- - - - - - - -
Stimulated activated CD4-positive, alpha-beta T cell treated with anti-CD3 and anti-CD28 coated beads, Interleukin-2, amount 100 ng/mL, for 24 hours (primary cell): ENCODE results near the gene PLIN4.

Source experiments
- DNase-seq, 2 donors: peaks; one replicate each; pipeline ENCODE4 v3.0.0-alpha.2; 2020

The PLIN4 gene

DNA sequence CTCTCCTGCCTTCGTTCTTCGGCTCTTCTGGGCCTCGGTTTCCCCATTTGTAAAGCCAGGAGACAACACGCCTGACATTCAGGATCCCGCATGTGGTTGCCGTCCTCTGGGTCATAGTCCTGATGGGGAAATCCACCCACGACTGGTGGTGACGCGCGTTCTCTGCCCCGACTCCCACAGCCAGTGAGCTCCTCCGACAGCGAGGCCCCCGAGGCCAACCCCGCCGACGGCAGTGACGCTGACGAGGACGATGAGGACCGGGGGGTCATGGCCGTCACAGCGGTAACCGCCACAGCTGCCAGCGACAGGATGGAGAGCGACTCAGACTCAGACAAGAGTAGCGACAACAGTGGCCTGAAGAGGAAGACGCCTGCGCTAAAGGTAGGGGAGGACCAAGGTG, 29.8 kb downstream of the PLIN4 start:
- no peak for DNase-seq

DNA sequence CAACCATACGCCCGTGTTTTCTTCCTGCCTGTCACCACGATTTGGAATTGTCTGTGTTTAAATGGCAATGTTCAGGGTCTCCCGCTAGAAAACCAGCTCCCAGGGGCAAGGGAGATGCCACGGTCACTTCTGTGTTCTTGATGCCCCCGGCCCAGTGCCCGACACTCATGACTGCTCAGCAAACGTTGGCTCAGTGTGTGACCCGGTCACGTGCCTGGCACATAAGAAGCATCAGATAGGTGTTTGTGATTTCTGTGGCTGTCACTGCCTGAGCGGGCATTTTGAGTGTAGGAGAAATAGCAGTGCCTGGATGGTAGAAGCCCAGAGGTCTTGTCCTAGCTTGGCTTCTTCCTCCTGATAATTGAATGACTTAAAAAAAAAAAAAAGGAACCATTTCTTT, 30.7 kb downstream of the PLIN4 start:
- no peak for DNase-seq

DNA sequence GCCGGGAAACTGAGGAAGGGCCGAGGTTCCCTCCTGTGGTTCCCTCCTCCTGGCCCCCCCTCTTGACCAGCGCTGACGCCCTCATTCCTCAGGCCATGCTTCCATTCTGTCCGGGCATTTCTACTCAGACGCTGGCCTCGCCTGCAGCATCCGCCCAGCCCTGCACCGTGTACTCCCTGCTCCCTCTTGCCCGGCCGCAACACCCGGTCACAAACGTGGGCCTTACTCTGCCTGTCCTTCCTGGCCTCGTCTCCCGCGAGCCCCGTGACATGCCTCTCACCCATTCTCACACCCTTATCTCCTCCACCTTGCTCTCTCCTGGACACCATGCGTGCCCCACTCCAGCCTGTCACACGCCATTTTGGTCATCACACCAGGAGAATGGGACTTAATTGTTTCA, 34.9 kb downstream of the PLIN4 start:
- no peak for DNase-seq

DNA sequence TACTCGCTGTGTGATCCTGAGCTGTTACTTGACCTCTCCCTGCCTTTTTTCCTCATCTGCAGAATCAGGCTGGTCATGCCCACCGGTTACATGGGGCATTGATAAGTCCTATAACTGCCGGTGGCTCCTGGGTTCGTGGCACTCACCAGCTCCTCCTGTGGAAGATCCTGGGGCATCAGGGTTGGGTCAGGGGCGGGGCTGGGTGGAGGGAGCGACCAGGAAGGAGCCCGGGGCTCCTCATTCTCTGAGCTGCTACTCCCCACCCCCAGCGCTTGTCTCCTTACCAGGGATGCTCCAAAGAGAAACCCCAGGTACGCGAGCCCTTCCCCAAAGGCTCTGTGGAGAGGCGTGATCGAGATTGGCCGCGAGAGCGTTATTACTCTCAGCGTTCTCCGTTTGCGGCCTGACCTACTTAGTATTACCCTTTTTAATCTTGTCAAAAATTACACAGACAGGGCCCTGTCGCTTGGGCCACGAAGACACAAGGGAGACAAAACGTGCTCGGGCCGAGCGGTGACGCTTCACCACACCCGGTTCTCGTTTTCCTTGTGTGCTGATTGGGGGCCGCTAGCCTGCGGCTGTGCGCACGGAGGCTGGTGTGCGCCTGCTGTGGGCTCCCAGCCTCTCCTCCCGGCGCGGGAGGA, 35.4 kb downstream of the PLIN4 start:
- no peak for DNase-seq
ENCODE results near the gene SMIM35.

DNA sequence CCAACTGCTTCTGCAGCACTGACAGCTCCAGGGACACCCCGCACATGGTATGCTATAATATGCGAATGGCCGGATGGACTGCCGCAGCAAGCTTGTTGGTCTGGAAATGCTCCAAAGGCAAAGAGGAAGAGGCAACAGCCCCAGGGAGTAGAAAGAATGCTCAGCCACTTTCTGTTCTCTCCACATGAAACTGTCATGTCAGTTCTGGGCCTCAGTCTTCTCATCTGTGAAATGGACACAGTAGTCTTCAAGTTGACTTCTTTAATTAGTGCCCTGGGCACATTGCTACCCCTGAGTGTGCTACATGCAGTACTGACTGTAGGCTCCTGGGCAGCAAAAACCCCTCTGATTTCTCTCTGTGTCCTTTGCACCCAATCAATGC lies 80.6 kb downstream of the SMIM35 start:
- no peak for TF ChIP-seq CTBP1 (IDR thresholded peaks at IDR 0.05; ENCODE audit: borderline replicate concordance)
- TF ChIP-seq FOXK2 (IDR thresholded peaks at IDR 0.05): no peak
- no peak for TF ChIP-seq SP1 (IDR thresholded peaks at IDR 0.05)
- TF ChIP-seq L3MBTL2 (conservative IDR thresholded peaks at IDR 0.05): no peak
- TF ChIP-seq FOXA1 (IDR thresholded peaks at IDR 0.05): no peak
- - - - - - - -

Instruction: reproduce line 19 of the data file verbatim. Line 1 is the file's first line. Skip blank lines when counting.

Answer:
- TF ChIP-seq FOXA1 (IDR thresholded peaks at IDR 0.05): no peak